09 Sep 2014
Research has been undertaken at Anglia Ruskin University since the mid-1990s to address inadequate surgical guidelines on implant fixation in total hip replacement (THR) operations. Our research started with an investigation into the biomechanical integrity of the ‘cement-within-cement’ reconstructed joint revision technique. We found that a thin layer of blood and marrow debris at the interface weakened the bond by 80%. This finding was used to raise surgeons’ awareness of the need to remove all old cement if the entire interface could not be reliably cleared of blood and marrow fat during revision.
In 1998 we went on to conduct a survey of practice amongst nearly 500 orthopaedic surgeons in the UK, which revealed wide variations in surgical techniques used in THR. We studied the effects of these varied surgical techniques on the long-term stability of THRs, with the aim of improving patient outcomes. Our research activities were clinically led; we worked closely with orthopaedic clinicians from the Mid Essex Health Trust, Broomfield Hospital and Ramsay Springfield Hospital.
As a result of our research, orthopaedic surgeons can make better-informed decisions on treatment methods and have changed the way in which they carry out THRs. For example, fewer and larger anchorage holes are drilled perpendicularly to the hip socket to reduce stress and implant failure. The subchondral bone is preserved to maintain good load distribution in the hip socket and cement mantle thickness is selected according to patient bone quality and size. Also, the cement-to-cement interface is thoroughly cleaned during revision surgery to maintain mechanical integrity. These techniques increase implant longevity and can delay or avoid the need for revision surgery.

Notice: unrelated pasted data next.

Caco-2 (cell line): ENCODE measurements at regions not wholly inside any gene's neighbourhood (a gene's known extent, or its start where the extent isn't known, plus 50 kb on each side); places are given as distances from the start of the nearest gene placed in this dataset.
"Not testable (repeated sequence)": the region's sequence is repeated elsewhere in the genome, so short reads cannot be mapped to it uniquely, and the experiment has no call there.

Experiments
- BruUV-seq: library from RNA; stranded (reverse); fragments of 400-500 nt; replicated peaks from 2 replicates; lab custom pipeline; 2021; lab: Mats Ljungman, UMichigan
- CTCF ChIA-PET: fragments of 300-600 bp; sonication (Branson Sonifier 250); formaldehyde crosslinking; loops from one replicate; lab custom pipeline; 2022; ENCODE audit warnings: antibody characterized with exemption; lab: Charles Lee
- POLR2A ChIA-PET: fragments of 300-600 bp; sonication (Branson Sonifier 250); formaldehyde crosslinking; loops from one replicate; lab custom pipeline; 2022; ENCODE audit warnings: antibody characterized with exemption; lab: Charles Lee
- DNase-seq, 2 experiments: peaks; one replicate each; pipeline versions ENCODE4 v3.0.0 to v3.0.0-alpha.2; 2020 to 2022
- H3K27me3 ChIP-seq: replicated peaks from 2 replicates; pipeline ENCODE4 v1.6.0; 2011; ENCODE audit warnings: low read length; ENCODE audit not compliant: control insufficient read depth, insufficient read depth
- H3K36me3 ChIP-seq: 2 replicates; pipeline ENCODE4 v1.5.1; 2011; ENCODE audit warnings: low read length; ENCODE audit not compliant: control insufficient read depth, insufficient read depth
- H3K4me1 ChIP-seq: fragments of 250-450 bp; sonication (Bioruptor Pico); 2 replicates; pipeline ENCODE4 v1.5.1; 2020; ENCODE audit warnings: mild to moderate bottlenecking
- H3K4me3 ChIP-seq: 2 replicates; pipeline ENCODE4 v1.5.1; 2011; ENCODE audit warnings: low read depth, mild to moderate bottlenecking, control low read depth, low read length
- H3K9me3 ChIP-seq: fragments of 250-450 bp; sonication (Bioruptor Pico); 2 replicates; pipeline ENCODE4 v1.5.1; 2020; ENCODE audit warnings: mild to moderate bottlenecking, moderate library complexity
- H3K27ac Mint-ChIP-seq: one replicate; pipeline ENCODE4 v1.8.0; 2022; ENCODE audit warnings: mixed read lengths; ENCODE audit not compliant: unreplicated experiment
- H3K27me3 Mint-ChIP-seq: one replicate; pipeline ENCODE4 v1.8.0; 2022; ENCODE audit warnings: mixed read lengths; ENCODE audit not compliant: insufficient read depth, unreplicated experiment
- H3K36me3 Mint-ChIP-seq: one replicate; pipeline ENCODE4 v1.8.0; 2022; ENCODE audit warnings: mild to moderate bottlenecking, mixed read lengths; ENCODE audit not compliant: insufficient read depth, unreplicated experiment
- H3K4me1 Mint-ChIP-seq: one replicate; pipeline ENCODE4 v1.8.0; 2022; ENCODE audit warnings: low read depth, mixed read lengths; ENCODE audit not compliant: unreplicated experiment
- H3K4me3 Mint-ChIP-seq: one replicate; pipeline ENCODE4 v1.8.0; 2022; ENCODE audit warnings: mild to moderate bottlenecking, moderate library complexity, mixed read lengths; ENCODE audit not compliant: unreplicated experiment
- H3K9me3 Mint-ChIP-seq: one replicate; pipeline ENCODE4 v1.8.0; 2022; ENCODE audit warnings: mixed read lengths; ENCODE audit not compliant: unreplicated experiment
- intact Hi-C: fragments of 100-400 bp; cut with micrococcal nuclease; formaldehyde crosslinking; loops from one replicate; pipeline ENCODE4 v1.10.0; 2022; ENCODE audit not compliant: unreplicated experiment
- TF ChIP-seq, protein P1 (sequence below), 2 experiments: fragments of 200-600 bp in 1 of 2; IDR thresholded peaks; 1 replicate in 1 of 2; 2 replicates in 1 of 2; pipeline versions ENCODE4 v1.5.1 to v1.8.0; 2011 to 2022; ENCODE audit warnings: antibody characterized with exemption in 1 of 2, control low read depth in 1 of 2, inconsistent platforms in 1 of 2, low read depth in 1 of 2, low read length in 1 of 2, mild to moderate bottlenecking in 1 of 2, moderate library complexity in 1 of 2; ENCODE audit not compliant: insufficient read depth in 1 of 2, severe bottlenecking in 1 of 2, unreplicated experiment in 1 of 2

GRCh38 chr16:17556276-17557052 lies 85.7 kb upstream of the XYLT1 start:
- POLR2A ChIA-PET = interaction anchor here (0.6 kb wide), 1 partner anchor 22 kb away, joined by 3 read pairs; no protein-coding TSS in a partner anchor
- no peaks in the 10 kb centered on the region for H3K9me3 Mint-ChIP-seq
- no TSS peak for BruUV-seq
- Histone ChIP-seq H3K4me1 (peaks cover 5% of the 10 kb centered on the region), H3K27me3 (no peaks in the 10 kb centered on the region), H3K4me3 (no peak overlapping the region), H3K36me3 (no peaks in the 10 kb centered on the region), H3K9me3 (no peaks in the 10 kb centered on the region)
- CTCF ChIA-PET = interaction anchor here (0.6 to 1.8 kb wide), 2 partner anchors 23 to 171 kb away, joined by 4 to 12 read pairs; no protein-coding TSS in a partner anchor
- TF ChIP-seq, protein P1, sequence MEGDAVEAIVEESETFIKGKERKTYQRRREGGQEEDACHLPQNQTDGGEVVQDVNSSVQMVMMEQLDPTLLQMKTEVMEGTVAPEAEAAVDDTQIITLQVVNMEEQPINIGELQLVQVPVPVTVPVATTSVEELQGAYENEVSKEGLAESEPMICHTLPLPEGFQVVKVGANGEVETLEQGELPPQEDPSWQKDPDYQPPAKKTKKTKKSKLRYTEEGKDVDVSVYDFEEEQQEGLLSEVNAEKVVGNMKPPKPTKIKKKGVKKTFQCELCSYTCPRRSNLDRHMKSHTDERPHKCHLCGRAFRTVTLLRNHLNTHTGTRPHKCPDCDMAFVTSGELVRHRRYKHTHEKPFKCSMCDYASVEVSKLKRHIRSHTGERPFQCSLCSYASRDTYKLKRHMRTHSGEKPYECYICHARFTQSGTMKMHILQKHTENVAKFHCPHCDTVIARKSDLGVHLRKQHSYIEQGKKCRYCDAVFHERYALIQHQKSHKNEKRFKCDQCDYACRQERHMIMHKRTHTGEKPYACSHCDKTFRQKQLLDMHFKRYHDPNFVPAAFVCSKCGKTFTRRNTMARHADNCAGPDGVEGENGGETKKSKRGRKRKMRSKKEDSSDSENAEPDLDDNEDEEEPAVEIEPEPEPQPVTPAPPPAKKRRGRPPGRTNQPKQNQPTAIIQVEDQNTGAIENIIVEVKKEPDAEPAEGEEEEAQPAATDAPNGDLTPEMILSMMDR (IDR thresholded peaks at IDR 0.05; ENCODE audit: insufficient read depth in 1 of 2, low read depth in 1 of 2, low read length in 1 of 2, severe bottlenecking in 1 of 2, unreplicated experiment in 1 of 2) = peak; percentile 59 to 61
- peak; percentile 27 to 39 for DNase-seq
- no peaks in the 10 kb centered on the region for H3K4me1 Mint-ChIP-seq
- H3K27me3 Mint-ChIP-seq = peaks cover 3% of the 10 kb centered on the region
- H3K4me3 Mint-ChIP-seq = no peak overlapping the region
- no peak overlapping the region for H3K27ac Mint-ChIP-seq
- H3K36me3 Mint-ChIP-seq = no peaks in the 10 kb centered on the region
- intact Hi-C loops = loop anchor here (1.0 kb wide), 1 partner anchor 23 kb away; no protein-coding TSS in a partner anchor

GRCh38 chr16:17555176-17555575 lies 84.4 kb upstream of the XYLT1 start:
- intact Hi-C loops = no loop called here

Our research has been welcomed by surgeons. For example, a Consultant Orthopaedic Surgeon at MEHT (Broomfield Hospital) testified: “...I have used the techniques that were seen to be effective from the research you did concerning the shape, number of key holes and cement mantle thickness in cemented total hip replacements since 2000, with excellent results. I think that the use of these techniques would reduce the need for revision hip surgery by 50%.” Another believes that our recommended surgical fixation technique has resulted in a reduced length of stay in hospital by 4 days for each THR operation as well as reduced patient recovery time, while THR patient satisfaction has remained at 98%. The savings associated with length of stay in hospital alone (£300/day) are estimated to be £696,600 between 2008 and 2013. Further savings are associated with the lower unit cost of a cemented polyurethane cup compared to the alternatives, resulting in a saving of £1,000-£1,300 per operation.
In addition, Broomfield Hospital has recently been highly rated nationally for total hip replacements, with the best patient-recorded outcome among more than 200 English NHS hospitals.
Dr Rajshree Mootanah, Director of the Medical Engineering Research Group at Anglia Ruskin University